But when Simon Cephas saw this he fell before the feet of Jesus, and said unto him, My Lord, I beseech of thee to depart from me, for I am a sinful man. And amazement took possession of him, and of all who were with him, because of the draught of the fishes which they had taken. And thus also were James and John the sons of Zebedee overtaken, who were Simon’s partners. And Jesus said unto Simon, Fear not; henceforth thou shalt be a fisher of men unto life. And they brought the boats to the land; and they left everything, and followed him.
(Diatessaron 5:4-6:4)
The next day John again was standing with two of his disciples, and as he watched Jesus walk by, he exclaimed, “Look, here is the Lamb of God!” The two disciples heard him say this, and they followed Jesus. When Jesus turned and saw them following, he said to them, “What are you looking for?” They said to him, “Rabbi” (which translated means Teacher), “where are you staying?”  He said to them, “Come and see.” They came and saw where he was staying, and they remained with him that day. It was about four o’clock in the afternoon.  One of the two who heard John speak and followed him was Andrew, Simon Peter’s brother.  He first found his brother Simon and said to him, “We have found the Messiah” (which is translated Anointed). He brought Simon to Jesus, who looked at him and said, “You are Simon son of John. You are to be called Cephas” (which is translated Peter). The next day Jesus decided to go to Galilee. He found Philip and said to him, “Follow me.” Now Philip was from Bethsaida, the city of Andrew and Peter. Philip found Nathanael and said to him, “We have found him about whom Moses in the law and also the prophets wrote, Jesus son of Joseph from Nazareth.”  Nathanael said to him, “Can anything good come out of Nazareth?” Philip said to him, “Come and see.” When Jesus saw Nathanael coming toward him, he said of him, “Here is truly an Israelite in whom there is no deceit!”  Nathanael asked him, “Where did you get to know me?” Jesus answered, “I saw you under the fig tree before Philip called you.”  Nathanael replied, “Rabbi, you are the Son of God! You are the King of Israel!” Jesus answered, “Do you believe because I told you that I saw you under the fig tree? You will see greater things than these.” And he said to him, “Very truly, I tell you, you will see heaven opened and the angels of God ascending and descending upon the Son of Man.”(John 1:35-51)    While walking by the Sea of Galilee, he saw two brothers, Simon (who is called Peter) and Andrew his brother, casting a net into the sea, for they were fishermen.  And he said to them, “Follow me, and I will make you fishers of men.” Immediately they left their nets and followed him. And going on from there he saw two other brothers, James the son of Zebedee and John his brother, in the boat with Zebedee their father, mending their nets, and he called them. Immediately they left the boat and their father and followed him. (Matthew 4:18-22)

And Jesus answered him, “Blessed are you, Simon Bar-jonah! For flesh and blood has not revealed this to you, but my Father who is in heaven. And I tell you, you are Peter, and on this rock I will build my church, and the gates of hell shall not prevail against it.(Matthew 16:17-18)
On one occasion, while the crowd was pressing in on him to hear the word of God, he was standing by the lake of Gennesaret, and he saw two boats by the lake, but the fishermen had gone out of them and were washing their nets.  Getting into one of the boats, which was Simon’s, he asked him to put out a little from the land. And he sat down and taught the people from the boat.  And when he had finished speaking, he said to Simon, “Put out into the deep and let down your nets for a catch.” And Simon answered, “Master, we toiled all night and took nothing! But at your word I will let down the nets.” And when they had done this, they enclosed a large number of fish, and their nets were breaking. They signaled to their partners in the other boat to come and help them. And they came and filled both the boats, so that they began to sink. But when Simon Peter saw it, he fell down at Jesus’ knees, saying, “Depart from me, for I am a sinful man, O Lord.” For he and all who were with him were astonished at the catch of fish that they had taken, and so also were James and John, sons of Zebedee, who were partners with Simon. And Jesus said to Simon, “Do not be afraid; from now on you will be catching men.” And when they had brought their boats to land, they left everything and followed him. (Luke 5:1-11)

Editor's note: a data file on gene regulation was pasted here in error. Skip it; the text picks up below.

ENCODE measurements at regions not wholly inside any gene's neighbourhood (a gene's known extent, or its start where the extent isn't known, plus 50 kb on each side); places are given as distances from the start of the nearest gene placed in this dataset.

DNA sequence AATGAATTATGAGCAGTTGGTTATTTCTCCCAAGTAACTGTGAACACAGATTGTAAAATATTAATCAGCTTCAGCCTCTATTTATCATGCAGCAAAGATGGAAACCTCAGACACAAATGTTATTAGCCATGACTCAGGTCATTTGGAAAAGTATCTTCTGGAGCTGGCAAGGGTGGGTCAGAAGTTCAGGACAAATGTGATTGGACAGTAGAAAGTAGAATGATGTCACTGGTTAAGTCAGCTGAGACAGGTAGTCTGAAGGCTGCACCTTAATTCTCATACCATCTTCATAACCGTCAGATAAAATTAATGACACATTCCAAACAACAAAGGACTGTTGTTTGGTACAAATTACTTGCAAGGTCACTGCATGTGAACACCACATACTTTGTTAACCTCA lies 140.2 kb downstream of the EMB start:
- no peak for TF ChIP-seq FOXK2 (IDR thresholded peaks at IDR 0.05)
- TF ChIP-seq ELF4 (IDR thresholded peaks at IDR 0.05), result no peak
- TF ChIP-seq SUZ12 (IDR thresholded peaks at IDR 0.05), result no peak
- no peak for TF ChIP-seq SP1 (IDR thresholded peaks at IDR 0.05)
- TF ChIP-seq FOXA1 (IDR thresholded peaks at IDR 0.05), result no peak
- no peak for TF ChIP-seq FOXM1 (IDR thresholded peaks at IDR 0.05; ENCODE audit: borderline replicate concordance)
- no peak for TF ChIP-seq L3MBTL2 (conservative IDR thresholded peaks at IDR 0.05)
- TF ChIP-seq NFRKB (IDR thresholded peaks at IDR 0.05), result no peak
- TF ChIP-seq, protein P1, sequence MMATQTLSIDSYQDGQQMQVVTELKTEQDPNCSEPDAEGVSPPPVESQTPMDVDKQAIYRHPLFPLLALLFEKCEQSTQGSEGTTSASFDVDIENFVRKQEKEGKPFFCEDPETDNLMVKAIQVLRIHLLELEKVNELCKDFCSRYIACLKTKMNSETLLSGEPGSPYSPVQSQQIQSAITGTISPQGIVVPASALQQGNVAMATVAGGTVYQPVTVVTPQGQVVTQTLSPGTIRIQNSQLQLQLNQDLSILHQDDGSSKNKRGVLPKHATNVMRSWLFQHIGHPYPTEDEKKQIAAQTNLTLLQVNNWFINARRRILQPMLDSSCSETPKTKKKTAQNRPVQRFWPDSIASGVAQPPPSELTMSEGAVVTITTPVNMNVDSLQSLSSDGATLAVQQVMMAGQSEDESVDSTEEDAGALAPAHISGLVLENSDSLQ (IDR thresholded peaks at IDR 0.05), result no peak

Simon, whom he named Peter, and Andrew his brother, and James and John, and Philip, and Bartholomew,(Luke 6:14)

 The Diatessaron pulls these three versions of the narrative at the beginning and end of a larger sequence in which disciples of various kinds are called. This section stretches from Chapter 5.4 to 6.4. The sequence begins with John, segues into Jesus teaching in the synagogues of the Galilee, where he performs a miracle or two (making of the wine at the marriage at Cana) and ends with Mathew and Luke. Because the harmonizing author wants to streamline his narrative, this approach to solving the doublets is his least favorite option. He more often then not brings narrative parallels together, either in sequence or by interweaving them.


In short, as I understand it, the gospel harmonies or diatessarons came together as pedagogic tools in the hand of educators and especially missionaries in various geographies and chronologies of the Christian world. One gospel, with a simple message of salvation, would be an easier sell, then four, surely. A gospel harmony in some important sense seeks to erase both the narrative and the theological differences between the gospels by harmonizing them, but in so doing radically alters and distorts the perspective of each individual text. Clearly, the harmonizers gave little thought to the original authors’ feelings and in some sense butchered their predecessor’s work in the process. Yet they did so because they felt compelled to tell an accessible and meaningful theological narrative.

Although the process that produced the diatessarons was centuries later than the time when scholars believe the Pentateuch was created by combining or harmonizing pre-existent sources, it reflects well how and why ancient authors brought very different sources together into a single final work. In the end, like Moore, I believe that Diatessaronic studies sheds some needed light on the processes behind the creation of the Torah, and dispels the notion that the methods posited for the Torah’s redactor are unattested and impossible in antiquity.


November 18, 2014


Last Updated

October 21, 2020


View Footnotes

Dr. Naomi Koltun-Fromm is Associate Professor of Religion in Haverford College. She holds an M.A. and Ph.D. in Jewish Studies from Stanford. She is the author of Hermeneutics of Holiness: Ancient Jewish and Christian Notions of Sexuality and Religious Community.